The Democrats are sympathetic because it's a strategy to create jobs for poor people, but they don't have a history of public ownership, which is really an important aspect of our approach. So I think it's very important that this is happening with Labour committing to community wealth building.

My hope is that this unit will be far more than rhetorical, that it will really take on the creation of a big vision of community wealth building; that it's going to deal with a local economy that's non-extractive, and promote public ownership of energy and other kinds of resources, and the use of public money not for the corporate capitalist structure, but to invest in real communities, and to build a politics around that.

If done well, and I have no reason to think they won't do it well, this could be a really important development driving a new economic agenda both in terms of practice and model building, but also rhetorically, talking about a new economy. So I'm pretty excited. I think it's brilliant that this unit is located at the very highest levels. It's not just that there is a new programme that Labour is doing, but it's coming right from Jeremy Corbyn's office.

MO'N: I think there's huge credit due to Matthew Brown, for getting people on the left in Britain interested in these ideas. As he put it to me at one point, 'all you need is a few single-minded people who just won't be stopped'.

TH: He's certainly one of those.

MO'N: I'll just ask you one final question, which is about the US. Some of the communities that voted for Trump most strongly were those that economically have been left behind by industrial decline and that have certain shared features with some disinvested communities here in the North of England. Do you think there's a political strategy in which the economics of a community wealth building strategy can harness some of the disaffection of 'left behind' communities, and create a political transformation there?

TH: Yes, I do. Absolutely. What we need to do--and we're giving a lot of thought to this--is to build these systems in the heart of the Trump constituency, so that people are being brought into the economy in a whole new way through cooperative ownership and community wealth. We're at work creating what we call the Agenda for the 2020s. When we articulated that, it seemed so far away, and now of course, it's tomorrow. The idea is to help build a political agenda, because what's happened through Bernie Sanders and others is that literally thousands and thousands of people are running for political office--progressives, who never would have considered running for political office previously in the United States.

So really it's already started. And they're starting to win, at all levels, from Senate and Congress to city council, the board of education, and planning authorities. The issue is that they're very inspired, they've got Bernie's articulation that the system's broken, that we're getting screwed by the banks, that sort of analysis, with the role of the one per cent. But if they get into power, they don't have anything to implement. They don't have a clear political agenda. What do you do with local finance or capital? What does economic development look like?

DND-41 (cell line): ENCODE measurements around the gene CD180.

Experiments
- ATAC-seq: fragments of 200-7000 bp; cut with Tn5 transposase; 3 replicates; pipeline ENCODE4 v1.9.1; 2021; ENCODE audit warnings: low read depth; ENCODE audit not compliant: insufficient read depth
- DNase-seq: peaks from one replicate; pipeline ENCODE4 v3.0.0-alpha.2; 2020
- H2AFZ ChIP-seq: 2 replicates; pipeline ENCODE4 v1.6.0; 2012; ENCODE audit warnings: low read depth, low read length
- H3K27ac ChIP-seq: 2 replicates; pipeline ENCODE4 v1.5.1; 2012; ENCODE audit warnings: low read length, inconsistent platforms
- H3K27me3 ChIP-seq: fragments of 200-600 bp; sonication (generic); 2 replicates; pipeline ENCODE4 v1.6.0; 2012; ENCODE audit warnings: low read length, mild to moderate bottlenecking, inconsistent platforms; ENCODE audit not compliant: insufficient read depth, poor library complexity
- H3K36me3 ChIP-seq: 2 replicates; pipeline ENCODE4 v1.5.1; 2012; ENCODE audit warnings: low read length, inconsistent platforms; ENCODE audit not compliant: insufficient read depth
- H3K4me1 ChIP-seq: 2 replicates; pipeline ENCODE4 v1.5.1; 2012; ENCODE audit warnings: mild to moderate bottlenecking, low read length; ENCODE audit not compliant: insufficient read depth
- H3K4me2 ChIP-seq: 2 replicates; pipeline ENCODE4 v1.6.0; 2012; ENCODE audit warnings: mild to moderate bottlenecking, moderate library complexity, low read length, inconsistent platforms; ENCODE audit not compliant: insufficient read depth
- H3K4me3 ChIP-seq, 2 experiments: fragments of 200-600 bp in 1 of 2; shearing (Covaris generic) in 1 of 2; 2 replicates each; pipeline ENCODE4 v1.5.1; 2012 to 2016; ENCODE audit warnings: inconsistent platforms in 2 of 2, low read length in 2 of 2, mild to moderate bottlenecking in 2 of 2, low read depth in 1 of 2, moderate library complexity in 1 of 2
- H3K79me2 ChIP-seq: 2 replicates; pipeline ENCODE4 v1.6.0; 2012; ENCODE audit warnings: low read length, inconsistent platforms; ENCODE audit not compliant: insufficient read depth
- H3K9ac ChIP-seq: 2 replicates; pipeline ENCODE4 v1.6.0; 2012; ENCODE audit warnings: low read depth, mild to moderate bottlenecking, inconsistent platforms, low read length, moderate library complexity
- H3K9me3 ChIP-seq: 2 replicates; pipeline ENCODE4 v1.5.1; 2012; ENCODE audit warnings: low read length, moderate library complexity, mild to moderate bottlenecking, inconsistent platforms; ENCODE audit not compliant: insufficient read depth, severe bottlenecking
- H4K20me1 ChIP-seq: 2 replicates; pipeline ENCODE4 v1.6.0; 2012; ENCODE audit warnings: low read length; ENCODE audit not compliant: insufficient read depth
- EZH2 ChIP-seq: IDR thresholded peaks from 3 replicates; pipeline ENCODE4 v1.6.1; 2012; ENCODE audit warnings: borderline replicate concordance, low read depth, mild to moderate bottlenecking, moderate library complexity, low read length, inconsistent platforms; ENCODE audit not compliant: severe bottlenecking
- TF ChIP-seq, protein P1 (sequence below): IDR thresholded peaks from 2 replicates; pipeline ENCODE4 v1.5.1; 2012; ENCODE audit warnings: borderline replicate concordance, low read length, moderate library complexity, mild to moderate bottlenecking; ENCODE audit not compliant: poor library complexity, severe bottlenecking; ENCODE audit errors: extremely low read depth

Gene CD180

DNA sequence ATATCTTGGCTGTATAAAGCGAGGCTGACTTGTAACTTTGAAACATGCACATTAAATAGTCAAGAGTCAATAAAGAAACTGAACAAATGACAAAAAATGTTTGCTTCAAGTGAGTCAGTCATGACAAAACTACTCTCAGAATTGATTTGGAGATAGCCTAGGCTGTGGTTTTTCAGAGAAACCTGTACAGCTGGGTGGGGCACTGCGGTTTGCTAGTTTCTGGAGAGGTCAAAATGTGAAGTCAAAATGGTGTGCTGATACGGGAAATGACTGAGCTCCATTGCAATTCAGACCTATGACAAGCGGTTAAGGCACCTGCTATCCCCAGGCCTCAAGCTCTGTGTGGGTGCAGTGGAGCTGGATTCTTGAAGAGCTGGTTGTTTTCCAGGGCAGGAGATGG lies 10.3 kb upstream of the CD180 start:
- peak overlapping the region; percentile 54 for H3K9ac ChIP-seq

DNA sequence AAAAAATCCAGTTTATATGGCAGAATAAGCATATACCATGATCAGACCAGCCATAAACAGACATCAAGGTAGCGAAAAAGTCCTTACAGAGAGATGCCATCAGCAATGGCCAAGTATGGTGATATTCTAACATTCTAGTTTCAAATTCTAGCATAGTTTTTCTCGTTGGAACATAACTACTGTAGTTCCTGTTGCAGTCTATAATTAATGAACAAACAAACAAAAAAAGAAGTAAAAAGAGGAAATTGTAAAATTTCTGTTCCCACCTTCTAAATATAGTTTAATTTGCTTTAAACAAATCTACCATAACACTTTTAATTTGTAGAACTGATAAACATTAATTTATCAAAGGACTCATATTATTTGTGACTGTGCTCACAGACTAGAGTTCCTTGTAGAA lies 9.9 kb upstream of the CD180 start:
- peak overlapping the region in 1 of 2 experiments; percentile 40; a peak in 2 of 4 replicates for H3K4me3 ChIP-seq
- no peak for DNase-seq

So we want to help to articulate a political agenda that we can make available widely, that can connect to this new political energy after Bernie. So there's the work of political movement building that needs to happen. It can't just be a technical assistance program. We need to build a movement where there's demand, and politics, and people are going for power. The central issue is the nature of the economic system. So you've got to look at economics, and there needs to be a political movement around that.

If community wealth building is seen as just a technical economic development, then nothing much is going change. It's got to get to the question of power. That's what it's really ultimately about. It's almost like a window in to the much bigger systemic crisis. The gateway step of community wealth building can lead you to the bigger critique of what to do with the world. Answering questions such as: why is Preston in the shape it's in? It has very little to do with what people in Preston have done. It's connected to this bigger system.

That's not to say we can't make significant improvements, even within that existing system. But ultimately we're going have to take on that bigger monster that's dominating our lives.

MO'N: That's a perfect note on which to end! Thanks very much indeed.

Notes

(1.) See M. Brown and M. O'Neill, 'The Road to Socialism is the A59: on the Preston Model', Renewal, 24.2, 2016.

(2.) See The Democracy Collaborative, Next System Project website, https://thenextsystem.org/.

Ted Howard interviewed by Martin O'Neill
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Title Annotation:THE NEXT ECONOMIC SETTLEMENT
Author:Howard, Ted; O'Neill, Martin
Publication:Renewal
Article Type:Interview
Geographic Code:1USA
Date:Jun 22, 2018
Words:3278
Previous Article:'The Everyday Economy' and the next economic settlement.
Next Article:Spectacle, spaces and political change: 1968 and now.